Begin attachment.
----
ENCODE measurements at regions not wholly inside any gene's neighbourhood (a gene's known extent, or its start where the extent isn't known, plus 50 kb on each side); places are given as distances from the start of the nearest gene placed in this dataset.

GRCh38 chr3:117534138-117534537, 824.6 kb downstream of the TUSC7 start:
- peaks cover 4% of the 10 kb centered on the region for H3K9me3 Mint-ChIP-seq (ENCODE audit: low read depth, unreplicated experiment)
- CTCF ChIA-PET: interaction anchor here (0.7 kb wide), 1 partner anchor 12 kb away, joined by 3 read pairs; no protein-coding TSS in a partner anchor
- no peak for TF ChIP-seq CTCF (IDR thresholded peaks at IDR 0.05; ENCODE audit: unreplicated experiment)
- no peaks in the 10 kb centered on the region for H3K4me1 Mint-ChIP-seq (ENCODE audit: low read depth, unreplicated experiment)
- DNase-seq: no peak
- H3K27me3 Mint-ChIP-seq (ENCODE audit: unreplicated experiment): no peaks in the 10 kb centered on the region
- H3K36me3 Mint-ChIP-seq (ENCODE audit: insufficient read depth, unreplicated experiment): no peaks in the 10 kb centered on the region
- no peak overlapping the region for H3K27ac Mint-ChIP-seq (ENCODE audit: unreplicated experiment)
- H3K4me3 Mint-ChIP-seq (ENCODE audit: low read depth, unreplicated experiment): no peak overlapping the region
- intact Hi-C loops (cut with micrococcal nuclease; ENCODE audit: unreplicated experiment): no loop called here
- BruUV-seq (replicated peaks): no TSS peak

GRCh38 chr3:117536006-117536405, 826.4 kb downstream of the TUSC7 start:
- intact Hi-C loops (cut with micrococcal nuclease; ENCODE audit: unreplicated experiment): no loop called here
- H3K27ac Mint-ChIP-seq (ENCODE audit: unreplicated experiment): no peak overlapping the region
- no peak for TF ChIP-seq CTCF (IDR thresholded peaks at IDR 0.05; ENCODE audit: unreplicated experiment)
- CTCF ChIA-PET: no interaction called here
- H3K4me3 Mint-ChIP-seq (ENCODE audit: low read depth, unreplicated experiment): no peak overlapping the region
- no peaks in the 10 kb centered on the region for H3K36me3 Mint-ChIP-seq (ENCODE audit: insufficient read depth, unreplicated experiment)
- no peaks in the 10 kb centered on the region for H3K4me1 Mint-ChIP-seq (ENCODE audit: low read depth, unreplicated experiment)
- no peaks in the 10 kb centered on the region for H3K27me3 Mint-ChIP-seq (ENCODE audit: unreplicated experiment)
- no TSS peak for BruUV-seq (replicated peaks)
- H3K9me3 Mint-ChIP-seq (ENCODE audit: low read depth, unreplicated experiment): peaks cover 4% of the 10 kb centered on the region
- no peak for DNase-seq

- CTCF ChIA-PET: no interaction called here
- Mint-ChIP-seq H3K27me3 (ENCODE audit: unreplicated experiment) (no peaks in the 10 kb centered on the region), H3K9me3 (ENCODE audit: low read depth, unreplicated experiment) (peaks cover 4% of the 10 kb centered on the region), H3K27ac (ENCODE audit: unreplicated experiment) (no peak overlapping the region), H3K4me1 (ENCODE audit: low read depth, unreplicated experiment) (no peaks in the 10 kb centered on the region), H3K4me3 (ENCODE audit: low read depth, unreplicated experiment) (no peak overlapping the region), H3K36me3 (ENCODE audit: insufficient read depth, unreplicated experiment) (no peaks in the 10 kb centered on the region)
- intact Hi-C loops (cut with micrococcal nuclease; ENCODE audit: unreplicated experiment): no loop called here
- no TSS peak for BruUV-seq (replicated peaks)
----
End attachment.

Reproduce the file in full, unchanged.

ENCODE measurements at regions not wholly inside any gene's neighbourhood (a gene's known extent, or its start where the extent isn't known, plus 50 kb on each side); places are given as distances from the start of the nearest gene placed in this dataset.

GRCh38 chr3:117534138-117534537, 824.6 kb downstream of the TUSC7 start:
- peaks cover 4% of the 10 kb centered on the region for H3K9me3 Mint-ChIP-seq (ENCODE audit: low read depth, unreplicated experiment)
- CTCF ChIA-PET: interaction anchor here (0.7 kb wide), 1 partner anchor 12 kb away, joined by 3 read pairs; no protein-coding TSS in a partner anchor
- no peak for TF ChIP-seq CTCF (IDR thresholded peaks at IDR 0.05; ENCODE audit: unreplicated experiment)
- no peaks in the 10 kb centered on the region for H3K4me1 Mint-ChIP-seq (ENCODE audit: low read depth, unreplicated experiment)
- DNase-seq: no peak
- H3K27me3 Mint-ChIP-seq (ENCODE audit: unreplicated experiment): no peaks in the 10 kb centered on the region
- H3K36me3 Mint-ChIP-seq (ENCODE audit: insufficient read depth, unreplicated experiment): no peaks in the 10 kb centered on the region
- no peak overlapping the region for H3K27ac Mint-ChIP-seq (ENCODE audit: unreplicated experiment)
- H3K4me3 Mint-ChIP-seq (ENCODE audit: low read depth, unreplicated experiment): no peak overlapping the region
- intact Hi-C loops (cut with micrococcal nuclease; ENCODE audit: unreplicated experiment): no loop called here
- BruUV-seq (replicated peaks): no TSS peak

GRCh38 chr3:117536006-117536405, 826.4 kb downstream of the TUSC7 start:
- intact Hi-C loops (cut with micrococcal nuclease; ENCODE audit: unreplicated experiment): no loop called here
- H3K27ac Mint-ChIP-seq (ENCODE audit: unreplicated experiment): no peak overlapping the region
- no peak for TF ChIP-seq CTCF (IDR thresholded peaks at IDR 0.05; ENCODE audit: unreplicated experiment)
- CTCF ChIA-PET: no interaction called here
- H3K4me3 Mint-ChIP-seq (ENCODE audit: low read depth, unreplicated experiment): no peak overlapping the region
- no peaks in the 10 kb centered on the region for H3K36me3 Mint-ChIP-seq (ENCODE audit: insufficient read depth, unreplicated experiment)
- no peaks in the 10 kb centered on the region for H3K4me1 Mint-ChIP-seq (ENCODE audit: low read depth, unreplicated experiment)
- no peaks in the 10 kb centered on the region for H3K27me3 Mint-ChIP-seq (ENCODE audit: unreplicated experiment)
- no TSS peak for BruUV-seq (replicated peaks)
- H3K9me3 Mint-ChIP-seq (ENCODE audit: low read depth, unreplicated experiment): peaks cover 4% of the 10 kb centered on the region
- no peak for DNase-seq

- CTCF ChIA-PET: no interaction called here
- Mint-ChIP-seq H3K27me3 (ENCODE audit: unreplicated experiment) (no peaks in the 10 kb centered on the region), H3K9me3 (ENCODE audit: low read depth, unreplicated experiment) (peaks cover 4% of the 10 kb centered on the region), H3K27ac (ENCODE audit: unreplicated experiment) (no peak overlapping the region), H3K4me1 (ENCODE audit: low read depth, unreplicated experiment) (no peaks in the 10 kb centered on the region), H3K4me3 (ENCODE audit: low read depth, unreplicated experiment) (no peak overlapping the region), H3K36me3 (ENCODE audit: insufficient read depth, unreplicated experiment) (no peaks in the 10 kb centered on the region)
- intact Hi-C loops (cut with micrococcal nuclease; ENCODE audit: unreplicated experiment): no loop called here
- no TSS peak for BruUV-seq (replicated peaks)